Another big area which PASC has been looking at is official statistics. PASC’s summer report on migration statistics caused something of a stir as we found that migration statistics produced by the Office for National Statistics (ONS) and the Home Office are blunt instruments for measuring, understanding and managing migration to and from the UK.
Bernard said: “Most people would be utterly astonished to learn that there is no attempt to count people as they enter or leave the UK. Instead, the government merely estimates that 0.5million immigrants come into the UK each year. This is based on random interviews of around 800,000 people stopped and interviewed at ports and airports each year. Only around 5,000 of those are actual migrants, many of whom may be reticent to give full and frank answers”.
“As an island nation, with professional statisticians and effective border controls, we could gain decent estimates of who exactly is coming into this country, where they come from, and why they are coming here. Some would say that successive governments have hardly been trying to fix this as they did want people to know the truth. Even now, access to the really useful information from e-borders data is at least 5 years off. Given the importance of immigration as a potentially explosive issue, this ought to be given a much higher priority.”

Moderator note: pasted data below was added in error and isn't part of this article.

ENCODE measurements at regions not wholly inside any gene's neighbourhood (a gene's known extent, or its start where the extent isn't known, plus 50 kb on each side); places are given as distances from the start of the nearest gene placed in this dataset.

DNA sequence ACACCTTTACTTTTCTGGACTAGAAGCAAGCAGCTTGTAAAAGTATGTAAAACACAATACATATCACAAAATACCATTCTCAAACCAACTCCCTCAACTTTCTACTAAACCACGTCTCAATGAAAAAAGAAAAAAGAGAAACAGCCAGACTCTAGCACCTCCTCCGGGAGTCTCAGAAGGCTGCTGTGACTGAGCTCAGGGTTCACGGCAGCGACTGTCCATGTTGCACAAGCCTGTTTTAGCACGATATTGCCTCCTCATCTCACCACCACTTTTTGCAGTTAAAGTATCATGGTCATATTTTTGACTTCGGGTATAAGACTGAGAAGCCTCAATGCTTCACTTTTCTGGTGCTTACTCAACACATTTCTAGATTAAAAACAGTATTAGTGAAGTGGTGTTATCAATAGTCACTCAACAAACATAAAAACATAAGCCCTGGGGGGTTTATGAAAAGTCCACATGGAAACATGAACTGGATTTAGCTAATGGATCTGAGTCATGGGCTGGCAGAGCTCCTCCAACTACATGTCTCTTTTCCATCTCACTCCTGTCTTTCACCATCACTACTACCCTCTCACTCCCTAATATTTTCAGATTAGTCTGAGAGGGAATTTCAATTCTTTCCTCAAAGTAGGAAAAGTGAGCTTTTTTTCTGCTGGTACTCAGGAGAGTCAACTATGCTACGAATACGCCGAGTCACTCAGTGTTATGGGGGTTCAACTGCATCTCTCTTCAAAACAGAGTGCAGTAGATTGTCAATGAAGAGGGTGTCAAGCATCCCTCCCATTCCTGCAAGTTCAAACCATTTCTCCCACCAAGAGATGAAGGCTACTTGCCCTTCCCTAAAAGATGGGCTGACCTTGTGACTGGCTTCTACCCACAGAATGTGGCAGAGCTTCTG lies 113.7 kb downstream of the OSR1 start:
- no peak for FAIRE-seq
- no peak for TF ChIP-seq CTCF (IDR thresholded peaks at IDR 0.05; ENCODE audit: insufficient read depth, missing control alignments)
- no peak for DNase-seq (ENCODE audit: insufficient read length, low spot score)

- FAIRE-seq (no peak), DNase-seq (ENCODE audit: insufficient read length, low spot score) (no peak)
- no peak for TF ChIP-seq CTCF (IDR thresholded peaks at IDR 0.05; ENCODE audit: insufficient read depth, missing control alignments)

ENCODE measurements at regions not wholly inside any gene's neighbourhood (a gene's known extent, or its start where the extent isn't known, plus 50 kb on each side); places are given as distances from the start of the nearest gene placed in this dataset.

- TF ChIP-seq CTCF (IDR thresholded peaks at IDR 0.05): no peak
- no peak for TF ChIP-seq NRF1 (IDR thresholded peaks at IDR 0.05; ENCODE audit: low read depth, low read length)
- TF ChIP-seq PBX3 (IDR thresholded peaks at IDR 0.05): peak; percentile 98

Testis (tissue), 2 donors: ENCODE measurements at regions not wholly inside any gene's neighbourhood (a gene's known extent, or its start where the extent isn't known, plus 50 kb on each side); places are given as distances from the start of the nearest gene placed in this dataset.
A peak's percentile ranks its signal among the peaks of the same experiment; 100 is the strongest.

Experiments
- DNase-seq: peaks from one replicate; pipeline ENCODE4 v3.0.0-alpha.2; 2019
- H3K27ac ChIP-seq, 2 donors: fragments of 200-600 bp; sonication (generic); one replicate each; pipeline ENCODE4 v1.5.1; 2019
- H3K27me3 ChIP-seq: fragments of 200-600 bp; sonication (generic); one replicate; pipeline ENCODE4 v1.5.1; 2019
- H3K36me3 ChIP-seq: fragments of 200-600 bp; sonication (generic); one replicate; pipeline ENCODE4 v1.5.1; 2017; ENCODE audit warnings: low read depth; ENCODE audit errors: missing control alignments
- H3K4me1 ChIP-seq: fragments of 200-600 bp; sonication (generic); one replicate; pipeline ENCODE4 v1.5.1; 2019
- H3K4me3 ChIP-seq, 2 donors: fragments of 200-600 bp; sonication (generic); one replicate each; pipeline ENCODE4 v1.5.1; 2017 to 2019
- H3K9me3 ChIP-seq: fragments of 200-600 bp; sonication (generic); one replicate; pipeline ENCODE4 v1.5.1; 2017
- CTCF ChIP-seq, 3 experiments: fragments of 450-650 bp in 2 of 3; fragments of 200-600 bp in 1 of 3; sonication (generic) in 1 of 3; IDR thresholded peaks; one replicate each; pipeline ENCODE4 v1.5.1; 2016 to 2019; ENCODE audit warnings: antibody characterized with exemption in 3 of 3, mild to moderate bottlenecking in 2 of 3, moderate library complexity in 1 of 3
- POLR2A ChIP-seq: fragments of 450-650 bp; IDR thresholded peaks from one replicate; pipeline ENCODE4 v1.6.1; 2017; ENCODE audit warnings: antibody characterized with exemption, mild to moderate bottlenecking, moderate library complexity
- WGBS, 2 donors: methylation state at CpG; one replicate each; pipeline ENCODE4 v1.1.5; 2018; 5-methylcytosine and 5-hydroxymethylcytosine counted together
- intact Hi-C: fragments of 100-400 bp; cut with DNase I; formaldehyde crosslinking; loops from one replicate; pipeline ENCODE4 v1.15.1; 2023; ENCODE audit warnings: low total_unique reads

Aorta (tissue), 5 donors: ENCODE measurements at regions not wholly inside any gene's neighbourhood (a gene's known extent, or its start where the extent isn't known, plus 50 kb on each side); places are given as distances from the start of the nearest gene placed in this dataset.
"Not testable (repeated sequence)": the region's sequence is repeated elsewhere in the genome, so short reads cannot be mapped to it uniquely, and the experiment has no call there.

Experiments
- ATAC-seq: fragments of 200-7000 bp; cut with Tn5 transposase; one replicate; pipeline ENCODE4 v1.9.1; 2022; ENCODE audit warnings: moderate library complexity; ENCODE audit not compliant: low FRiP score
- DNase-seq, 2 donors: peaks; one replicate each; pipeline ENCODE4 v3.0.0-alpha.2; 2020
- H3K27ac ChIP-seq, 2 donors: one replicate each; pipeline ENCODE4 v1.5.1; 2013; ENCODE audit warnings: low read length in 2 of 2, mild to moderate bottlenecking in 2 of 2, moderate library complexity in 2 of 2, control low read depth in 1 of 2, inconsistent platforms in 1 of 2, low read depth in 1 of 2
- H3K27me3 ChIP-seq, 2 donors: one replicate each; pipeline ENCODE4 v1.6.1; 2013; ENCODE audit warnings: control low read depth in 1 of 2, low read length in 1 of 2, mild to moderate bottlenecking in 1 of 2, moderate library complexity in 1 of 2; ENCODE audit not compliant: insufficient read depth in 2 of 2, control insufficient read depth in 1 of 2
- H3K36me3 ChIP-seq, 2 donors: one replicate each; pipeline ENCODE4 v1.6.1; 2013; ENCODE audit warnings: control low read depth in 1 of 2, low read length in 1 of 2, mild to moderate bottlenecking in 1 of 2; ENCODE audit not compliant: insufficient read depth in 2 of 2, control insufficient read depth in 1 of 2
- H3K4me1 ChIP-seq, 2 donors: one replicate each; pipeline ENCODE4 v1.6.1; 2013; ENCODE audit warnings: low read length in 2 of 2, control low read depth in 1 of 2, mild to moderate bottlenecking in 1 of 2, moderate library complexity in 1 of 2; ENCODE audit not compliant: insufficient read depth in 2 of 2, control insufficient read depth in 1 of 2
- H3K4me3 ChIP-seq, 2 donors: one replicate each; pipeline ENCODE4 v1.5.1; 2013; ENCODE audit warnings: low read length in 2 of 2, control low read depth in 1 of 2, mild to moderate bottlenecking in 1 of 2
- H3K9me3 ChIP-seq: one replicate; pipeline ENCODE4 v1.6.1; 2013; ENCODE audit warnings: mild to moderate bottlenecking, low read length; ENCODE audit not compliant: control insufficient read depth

PASC is now looking into crime statistics. Following a Review of Crime Statistics by the National Statistician in 2011, the Government passed the publication of crime statistics from the Home Office to the ONS, in order to demonstrate their political independence.
But the recording of crime is the responsibility of individual police forces. There are two main difficulties in knowing what crime has really been committed. Firstly, the public does not report all crime. Secondly, it is very difficult to standardise the way that police forces record offences. In addition, there are concerns that, in some cases, crimes are recorded inaccurately by police forces in order to meet targets. As part of its inquiry, PASC is hearing evidence from current and former police officers.